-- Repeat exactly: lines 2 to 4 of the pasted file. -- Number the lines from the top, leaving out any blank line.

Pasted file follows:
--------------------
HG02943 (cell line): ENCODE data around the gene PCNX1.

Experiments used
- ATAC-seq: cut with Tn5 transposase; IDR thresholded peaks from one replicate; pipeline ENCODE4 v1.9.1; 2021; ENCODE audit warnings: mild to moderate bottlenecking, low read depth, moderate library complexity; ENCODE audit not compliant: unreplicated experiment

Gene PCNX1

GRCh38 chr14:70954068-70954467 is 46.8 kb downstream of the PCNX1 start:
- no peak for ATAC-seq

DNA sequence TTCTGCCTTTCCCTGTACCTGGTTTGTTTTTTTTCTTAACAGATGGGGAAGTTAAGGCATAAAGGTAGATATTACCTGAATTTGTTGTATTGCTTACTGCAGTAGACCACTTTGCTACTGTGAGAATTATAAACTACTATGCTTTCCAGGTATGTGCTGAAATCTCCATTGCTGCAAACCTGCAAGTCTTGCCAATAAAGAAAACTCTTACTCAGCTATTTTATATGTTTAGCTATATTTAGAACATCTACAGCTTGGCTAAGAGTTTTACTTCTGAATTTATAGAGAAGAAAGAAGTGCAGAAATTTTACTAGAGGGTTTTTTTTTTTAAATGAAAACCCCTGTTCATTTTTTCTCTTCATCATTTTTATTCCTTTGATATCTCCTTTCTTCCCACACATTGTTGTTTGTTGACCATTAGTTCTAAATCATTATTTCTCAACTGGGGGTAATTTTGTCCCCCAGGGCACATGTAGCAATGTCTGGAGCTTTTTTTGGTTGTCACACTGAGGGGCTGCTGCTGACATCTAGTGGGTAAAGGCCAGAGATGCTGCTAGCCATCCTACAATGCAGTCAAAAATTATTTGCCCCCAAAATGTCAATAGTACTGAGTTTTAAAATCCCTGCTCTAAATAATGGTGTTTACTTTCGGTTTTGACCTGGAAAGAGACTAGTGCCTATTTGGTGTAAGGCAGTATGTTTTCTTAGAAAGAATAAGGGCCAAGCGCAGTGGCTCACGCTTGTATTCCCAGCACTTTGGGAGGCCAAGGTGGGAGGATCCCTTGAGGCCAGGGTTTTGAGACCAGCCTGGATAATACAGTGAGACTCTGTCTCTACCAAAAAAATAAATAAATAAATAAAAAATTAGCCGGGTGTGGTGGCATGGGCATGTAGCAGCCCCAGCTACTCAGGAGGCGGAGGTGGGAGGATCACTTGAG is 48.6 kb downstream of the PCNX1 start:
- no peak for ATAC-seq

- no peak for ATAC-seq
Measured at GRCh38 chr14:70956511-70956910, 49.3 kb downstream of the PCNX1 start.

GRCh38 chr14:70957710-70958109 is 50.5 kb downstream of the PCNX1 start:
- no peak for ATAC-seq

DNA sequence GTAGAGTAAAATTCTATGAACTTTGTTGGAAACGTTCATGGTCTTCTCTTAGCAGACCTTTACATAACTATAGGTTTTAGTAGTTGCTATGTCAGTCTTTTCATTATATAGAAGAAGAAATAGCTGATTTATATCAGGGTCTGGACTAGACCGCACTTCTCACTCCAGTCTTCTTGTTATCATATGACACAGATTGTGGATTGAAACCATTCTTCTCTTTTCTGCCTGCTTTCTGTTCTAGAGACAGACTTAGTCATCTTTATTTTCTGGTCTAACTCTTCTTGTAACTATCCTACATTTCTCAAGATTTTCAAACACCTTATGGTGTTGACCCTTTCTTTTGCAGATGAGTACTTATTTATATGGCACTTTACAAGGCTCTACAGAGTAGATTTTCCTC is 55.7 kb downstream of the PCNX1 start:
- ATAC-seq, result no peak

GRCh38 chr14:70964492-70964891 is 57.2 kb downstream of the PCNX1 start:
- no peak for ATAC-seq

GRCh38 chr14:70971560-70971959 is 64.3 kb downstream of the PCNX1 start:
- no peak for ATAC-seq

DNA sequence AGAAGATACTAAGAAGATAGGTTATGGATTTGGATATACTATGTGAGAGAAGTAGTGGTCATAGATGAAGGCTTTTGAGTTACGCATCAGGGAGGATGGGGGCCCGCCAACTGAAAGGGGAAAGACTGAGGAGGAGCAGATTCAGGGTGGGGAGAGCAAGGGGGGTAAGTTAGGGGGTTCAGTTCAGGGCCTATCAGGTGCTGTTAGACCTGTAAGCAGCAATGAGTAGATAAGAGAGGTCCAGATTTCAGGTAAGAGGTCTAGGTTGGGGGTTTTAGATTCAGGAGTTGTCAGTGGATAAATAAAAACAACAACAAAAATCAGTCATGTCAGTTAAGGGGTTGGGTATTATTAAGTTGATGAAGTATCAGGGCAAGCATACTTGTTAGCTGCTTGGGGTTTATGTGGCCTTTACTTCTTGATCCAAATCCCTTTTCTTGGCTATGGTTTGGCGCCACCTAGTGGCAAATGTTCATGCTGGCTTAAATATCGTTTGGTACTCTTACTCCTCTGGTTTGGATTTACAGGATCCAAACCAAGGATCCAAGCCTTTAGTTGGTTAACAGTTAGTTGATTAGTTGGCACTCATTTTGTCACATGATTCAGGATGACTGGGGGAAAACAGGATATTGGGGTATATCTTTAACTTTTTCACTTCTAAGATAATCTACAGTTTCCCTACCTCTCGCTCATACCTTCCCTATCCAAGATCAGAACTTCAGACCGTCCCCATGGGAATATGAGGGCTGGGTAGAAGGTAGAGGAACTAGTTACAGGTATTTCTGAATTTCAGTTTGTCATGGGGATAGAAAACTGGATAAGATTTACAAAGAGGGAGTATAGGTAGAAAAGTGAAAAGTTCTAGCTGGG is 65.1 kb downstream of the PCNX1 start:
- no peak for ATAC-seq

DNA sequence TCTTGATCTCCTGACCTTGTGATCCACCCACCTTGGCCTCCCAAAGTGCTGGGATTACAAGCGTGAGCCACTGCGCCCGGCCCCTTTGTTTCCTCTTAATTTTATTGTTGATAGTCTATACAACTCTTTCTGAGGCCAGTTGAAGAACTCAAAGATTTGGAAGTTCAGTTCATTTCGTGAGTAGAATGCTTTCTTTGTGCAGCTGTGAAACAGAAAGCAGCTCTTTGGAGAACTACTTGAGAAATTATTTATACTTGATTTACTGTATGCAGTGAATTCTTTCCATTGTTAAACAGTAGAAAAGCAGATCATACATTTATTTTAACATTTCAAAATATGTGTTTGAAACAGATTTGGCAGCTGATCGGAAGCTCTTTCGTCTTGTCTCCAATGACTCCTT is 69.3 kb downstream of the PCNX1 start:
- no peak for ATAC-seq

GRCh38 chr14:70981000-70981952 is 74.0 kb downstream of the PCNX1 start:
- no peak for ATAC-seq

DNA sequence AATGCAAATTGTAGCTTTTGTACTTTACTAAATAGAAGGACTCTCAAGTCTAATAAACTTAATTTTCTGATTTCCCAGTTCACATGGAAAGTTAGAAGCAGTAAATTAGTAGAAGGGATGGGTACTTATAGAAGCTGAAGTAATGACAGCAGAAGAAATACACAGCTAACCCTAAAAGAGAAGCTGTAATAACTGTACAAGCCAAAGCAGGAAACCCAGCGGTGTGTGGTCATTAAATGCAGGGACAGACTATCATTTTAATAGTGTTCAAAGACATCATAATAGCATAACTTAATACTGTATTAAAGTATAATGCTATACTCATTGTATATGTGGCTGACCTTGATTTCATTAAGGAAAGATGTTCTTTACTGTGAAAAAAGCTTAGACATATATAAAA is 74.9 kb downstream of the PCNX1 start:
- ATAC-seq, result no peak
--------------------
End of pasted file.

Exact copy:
Experiments used
- ATAC-seq: cut with Tn5 transposase; IDR thresholded peaks from one replicate; pipeline ENCODE4 v1.9.1; 2021; ENCODE audit warnings: mild to moderate bottlenecking, low read depth, moderate library complexity; ENCODE audit not compliant: unreplicated experiment

Gene PCNX1